There are lots of travel reviews on how to travel the Sri Lankan tea country, what’s the best route, where to stay. I struggled a little as I really wanted the authentic experience and not end up in a tourist trap. We managed quite a good balance so here are my tips on how to travel the tea country authentically without missing out on the good stuff:
The Whiter Waters of Ramboda
1. Travel to and stay in Nuwara Eliya
We avoided the tourist traps of Haputal, Dambulla and Nanouya and travelled a little off track from Kandy to Nuwara Eliya. The 3 hours drive is absolutely stunning through luscious green tea fields up winding streets. We did a quick stint to a tea factory and visited a couple of waterfalls on the way. Nuwara Eliya itself sits fairly high above sealevel in the mountains and you can really feel the change in air and temperature. Bring some jumpers with you as the temperature difference to Colombo and Kandy is quite noticeable. Jumper and jeans are definitely recommendable, especially in the evening.
View from the top of the hills at Ramboda
Don’t expect a beautiful little mountain village – Nuwara Eliya is robust and convenient. It isn’t packed with colourful restaurants, bars or little tea shops. It’s very local, not necessarily the richest of villages but its people have big hearts and a lot of curiosity. It’s a good location if you want to travel to Adam’s Peak for the sunrise hike – unfortunately we weren’t able to go as I fell ill the night before but I would certainly recommend it over Sigiriya where you have to pay entry and it’s all over in an hour. It is also meant to be very over-run whereas Adam’s peak due to its off the track location still has kept some authenticity and beautiful calmness
2. Book a home-stay
We stayed with a local family at a home stay, definitely an experience I can recommend if you want to experience the real Sri Lanka and its real people. It’s the reason we fell in love with the country – the most welcome, warm and hospital people I’ve met on my travels and they just want to make your experience unforgettable. Our home-stay was called Redwood Inn, run by a young couple just outside on the outskirts of town. They will cook you a delicious Sri Lankan dinner (just avoid the fruit salad, that was my down-fall) and the breakfast is beautiful home-made cake.
Picturesque drive up the valley to Nuwara Eliya
Restaurant recommendation: The Grand Thai
3. Take the train to Ella
Yes, you will read this in every guide book and yes everyone will say it’s the most beautiful train journey. And – they are right. I was violently ill when we attempted the train journey which definitely dampered the experience for me, but I am very grateful we did it. You will need nerves of steel. The train is delayed – always. At least 2 hours. And tickets – forget about it. Unless you book them 1 year in advance or find someone who sells them under the table, you are in the cattle class. But that’s the point, isn’t it? That’s how the locals travel so that’s how we travelled. With a 39 degree fever. But hey. 7 hours to cover 75 miles in snail pace through the winding hills of the tea country and the 100 shades of green of the tea farms. You will experience all the elements throughout this journey, one of the highest points of the trip will literally take you through the clouds. We arrived in Ella with a beautiful sunset, exhausted but very happy.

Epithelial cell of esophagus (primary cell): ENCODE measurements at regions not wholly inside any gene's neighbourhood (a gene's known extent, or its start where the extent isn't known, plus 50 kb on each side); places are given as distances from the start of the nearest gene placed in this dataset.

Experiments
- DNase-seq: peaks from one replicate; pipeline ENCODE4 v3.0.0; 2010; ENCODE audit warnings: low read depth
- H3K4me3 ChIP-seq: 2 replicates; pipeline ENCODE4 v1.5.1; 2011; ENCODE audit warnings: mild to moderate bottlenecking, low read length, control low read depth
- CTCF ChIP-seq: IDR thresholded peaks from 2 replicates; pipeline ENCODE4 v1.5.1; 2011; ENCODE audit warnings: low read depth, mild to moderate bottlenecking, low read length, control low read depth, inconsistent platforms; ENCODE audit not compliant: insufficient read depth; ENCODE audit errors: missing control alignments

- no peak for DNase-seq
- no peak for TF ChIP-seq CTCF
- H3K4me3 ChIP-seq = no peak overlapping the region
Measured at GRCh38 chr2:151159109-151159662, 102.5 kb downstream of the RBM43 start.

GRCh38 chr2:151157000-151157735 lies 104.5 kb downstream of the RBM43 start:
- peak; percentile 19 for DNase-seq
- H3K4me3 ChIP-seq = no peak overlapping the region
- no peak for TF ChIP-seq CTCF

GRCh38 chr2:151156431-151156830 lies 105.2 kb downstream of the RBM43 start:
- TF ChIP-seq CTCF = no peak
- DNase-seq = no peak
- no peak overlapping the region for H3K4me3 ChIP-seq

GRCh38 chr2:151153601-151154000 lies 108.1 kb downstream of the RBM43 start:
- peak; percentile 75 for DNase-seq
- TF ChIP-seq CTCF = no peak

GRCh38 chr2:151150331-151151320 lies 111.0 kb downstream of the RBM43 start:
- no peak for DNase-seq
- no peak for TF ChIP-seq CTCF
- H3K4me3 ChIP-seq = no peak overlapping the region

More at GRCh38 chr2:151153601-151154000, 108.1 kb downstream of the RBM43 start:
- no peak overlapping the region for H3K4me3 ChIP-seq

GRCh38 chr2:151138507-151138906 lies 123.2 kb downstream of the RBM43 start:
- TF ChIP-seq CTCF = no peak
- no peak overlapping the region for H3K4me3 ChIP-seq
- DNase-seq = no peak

4. Stay 2 nights in Ella
Ella is the complete opposite to Nuwara Eliya. The main road from the train station to our hotel where all the restaurants and bars are reminds me a little bit of Thailand. Loud and colourful, some shacks, some elaborate terraces. But welcoming. What struck me was that you don’t see a single local. It’s very much westernised and all white people sitting in the restaurants. The locals have their houses higher up in the hills and further into the jungle and you tend to see them much on the main road. It does feel like tourism has taken over this little village but when you are exhausted – and I don’t say this lightly – and you have an upset stomach, a slice of pizza really did the job. I was strong enough again to climb Ella’s Rock the next morning.
Our morning view of Ella’s Rock from our guesthouse’s rooftop terrace
5. Climb Ella’s Rock
Most people go very early to catch the sunrise, similar to Adam’s Peak. We frankly couldn’t get out of bed as we bagged a pretty good room at the Hilltop Guest House with a beautiful rooftop terrace AND an Italian café (don’t judge, Sri Lankan coffee is tought on the oh so sensitive stomach) at the bottom of the hill – bliss for breakfast with views of the entire valley. We set off at 11am and had crowds of people coming towards us on the first quarter of the way and to be honest, I can only imagine how packed it must have been at the peak at 7am so we were very happy to have left “late”. Just take plenty of water and you should be fine in the heat – the hike should take 2 hours each way.
The track isn’t very well sign-posted – basically not at all. We followed descriptions from a guide book and asked some locals. Our hotel was located right at the beginning by the rail tracks, which you have to walk along for the first 30 minutes. Then take a sharp left at a little hut selling drinks, cross the bridge of a natural swimming pool and you are at the foot of the peak. The climb is quite steep and challenging, but the panorama is breathtaking. At the top, we were almost by ourselves apart from a few guards and of course some stray dogs with puppies.
Ella Restaurant recommendations: We really wanted to try AK Ristoro and Café Guru but unfortunately they were shut the night we stayed. But we heard very good things about these restaurants so if you go to Ella, please try them on our behalf!